Birth of the Dragon (for violence, profanity and mature themes) Philip Ng plays Bruce Lee in the biopic, set in San Francisco in the Sixties, and revolving around a showdown between the martial arts legend and a kung fu master (Xia Yu). Cast includes Billy Magnussen, Xing Jing and Terry Chen. (In English and Mandarin with subtitles)
Leap! (PG for action and impolite humor) Animated adventure about an 11-year-old orphan (Elle Fanning) living in Brittany who runs away to Paris with a friend (Nat Wolff) to pursue her lifelong dream of becoming a prima ballerina. Voice cast featuring Mel Brooks, Carly Rae Jepsen and Maddie Ziegler.
Bushwick (Unrated) Harrowing tale of survival, set after a bloody riot breaks out on the streets Brooklyn, about a young woman’s (Brittany Snow) attempt to get home with the help of an army veteran (Dave Bautista). Cast includes Jeff Lima, Paco Lozano and Christian Navarro.
Good Time (R for violence, drug use, sexuality and pervasive profanity) NYC crime drama revolving around a mobster’s (Robert Parkinson) efforts to spring his brother (Ben Safdie) from jail after a botched bank robbery. With Buddy Duress, Barkhad (I’m the Captain, now!”) Abdi and Jennifer Jason Leigh.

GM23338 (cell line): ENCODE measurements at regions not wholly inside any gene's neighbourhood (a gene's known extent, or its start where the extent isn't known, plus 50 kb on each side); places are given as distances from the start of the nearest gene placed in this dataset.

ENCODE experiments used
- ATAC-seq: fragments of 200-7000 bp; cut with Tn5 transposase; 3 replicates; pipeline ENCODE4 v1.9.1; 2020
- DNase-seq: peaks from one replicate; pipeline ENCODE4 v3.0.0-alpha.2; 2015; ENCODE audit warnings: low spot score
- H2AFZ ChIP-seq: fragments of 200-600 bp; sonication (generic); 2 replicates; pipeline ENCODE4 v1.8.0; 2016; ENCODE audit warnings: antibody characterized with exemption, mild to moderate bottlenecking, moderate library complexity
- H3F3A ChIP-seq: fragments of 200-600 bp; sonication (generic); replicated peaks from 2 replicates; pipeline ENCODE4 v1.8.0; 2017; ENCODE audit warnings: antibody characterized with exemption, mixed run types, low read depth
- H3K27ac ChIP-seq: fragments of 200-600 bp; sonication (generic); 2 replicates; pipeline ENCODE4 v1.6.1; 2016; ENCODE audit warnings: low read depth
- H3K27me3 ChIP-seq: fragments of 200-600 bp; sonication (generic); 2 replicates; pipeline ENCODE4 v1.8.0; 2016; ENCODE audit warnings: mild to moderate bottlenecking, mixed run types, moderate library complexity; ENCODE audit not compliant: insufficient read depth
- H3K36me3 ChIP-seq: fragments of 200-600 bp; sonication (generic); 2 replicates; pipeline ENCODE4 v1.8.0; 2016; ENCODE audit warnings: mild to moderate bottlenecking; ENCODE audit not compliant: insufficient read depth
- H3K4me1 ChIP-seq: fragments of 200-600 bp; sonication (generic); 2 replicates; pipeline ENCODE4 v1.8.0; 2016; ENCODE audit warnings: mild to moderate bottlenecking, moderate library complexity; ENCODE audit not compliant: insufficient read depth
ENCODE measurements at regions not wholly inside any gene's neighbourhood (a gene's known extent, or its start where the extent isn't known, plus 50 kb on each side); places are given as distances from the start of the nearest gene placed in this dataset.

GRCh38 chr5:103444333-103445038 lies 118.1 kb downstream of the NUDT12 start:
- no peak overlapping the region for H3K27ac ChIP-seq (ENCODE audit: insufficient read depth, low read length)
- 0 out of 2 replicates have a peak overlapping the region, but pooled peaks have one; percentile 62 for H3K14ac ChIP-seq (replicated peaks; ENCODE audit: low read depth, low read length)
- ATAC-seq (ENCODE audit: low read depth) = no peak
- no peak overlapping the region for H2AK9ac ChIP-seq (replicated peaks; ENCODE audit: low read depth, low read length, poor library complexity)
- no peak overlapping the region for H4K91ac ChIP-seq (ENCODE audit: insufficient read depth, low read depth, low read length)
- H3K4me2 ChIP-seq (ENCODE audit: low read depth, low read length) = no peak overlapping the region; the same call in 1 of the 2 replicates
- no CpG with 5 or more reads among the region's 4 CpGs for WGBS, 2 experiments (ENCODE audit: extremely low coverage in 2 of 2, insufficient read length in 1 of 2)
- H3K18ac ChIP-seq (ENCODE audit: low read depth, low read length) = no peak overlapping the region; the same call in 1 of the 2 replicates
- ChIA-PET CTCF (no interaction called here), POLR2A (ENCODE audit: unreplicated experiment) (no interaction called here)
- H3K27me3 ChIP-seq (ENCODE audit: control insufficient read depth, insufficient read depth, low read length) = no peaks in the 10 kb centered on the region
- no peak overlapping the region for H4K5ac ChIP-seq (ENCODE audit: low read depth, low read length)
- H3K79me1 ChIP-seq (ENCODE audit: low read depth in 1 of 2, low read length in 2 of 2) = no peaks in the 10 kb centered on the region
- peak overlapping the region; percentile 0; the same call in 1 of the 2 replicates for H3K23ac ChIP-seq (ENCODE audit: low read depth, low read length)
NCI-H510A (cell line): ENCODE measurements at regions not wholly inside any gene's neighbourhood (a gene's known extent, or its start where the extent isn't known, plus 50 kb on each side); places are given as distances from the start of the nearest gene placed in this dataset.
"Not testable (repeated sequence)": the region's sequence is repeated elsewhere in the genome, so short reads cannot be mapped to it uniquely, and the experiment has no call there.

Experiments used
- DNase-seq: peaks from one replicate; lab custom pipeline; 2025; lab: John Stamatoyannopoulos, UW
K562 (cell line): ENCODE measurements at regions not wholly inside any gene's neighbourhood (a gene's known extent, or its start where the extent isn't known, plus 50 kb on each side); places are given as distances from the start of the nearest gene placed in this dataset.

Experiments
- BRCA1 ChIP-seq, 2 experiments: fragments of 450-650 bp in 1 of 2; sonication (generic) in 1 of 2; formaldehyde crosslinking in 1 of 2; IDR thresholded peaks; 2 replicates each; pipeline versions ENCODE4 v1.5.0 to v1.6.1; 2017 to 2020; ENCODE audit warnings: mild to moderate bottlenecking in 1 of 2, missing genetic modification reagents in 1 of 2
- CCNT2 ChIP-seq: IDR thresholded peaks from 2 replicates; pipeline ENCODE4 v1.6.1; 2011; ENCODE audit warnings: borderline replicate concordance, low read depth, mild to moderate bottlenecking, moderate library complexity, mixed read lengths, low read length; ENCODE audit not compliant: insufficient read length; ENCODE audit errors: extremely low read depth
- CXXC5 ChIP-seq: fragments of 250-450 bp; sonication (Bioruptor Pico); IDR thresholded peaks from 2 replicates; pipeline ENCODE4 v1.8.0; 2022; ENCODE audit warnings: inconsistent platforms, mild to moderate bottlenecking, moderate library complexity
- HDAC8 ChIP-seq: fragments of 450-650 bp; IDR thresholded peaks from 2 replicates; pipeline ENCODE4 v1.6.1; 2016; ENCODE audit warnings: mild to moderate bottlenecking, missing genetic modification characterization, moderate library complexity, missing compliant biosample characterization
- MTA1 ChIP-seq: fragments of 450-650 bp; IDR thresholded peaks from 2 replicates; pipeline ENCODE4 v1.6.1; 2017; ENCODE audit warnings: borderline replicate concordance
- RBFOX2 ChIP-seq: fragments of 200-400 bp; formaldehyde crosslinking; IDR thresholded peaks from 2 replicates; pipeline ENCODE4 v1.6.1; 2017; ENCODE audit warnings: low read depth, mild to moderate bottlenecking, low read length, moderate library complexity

Polina (Unrated) Anastasia Shevtsova handles the title role in this coming-of-age saga about a Russian prima ballerina who leaves the prestigious Bolshoi Company to explore improvisation and modern dance. (In French and Russian with subtitles). With Veronika Zhovnytska, Juliette Binoche and Aleksey Guskov. (In French and Russian with subtitles)
Served Like a Girl (Unrated) Band of Sisters documentary chronicling the efforts of five, female combat vets to help 55,000 homeless comrades suffering from PTSD and other illnesses after serving overseas in Iraq or Afghanistan.
Tulip Fever (R for nudity and sexuality) Romance drama, set in 17th Century Amsterdam, chronicling an artist’s (Dane DeHaan) passionate affair with a married woman (Alicia Vikander) whose portrait he’s been commissioned to paint. With Christoph Waltz, Zach Galifiniakis and Dame Judi Dench.
Unleashed (Unrated) Romantic comedy about a woman unlucky at love (Kate Micucci) who lands in an unlikely love triangle when her pet pooch (Steve Howey) and cat (Justin Chatwin) mysteriously morph into great guys she’d love to date. Featuring Sean Astin, Josh Brener and Illeana Douglas.
The Villainess (Unrated) Ok-bin Kim plays the title character in this action thriller, set in South Korea, as a trained assassin-turned-aspiring actress forced to take the law into her own hands when a couple of goons (Ha-kyun Shin and Jun Sung) from her former life come a-callin’. With Ye-ji Min, Eun-ji Jo and Seo-hyeong Kim. (In Korean with subtitles)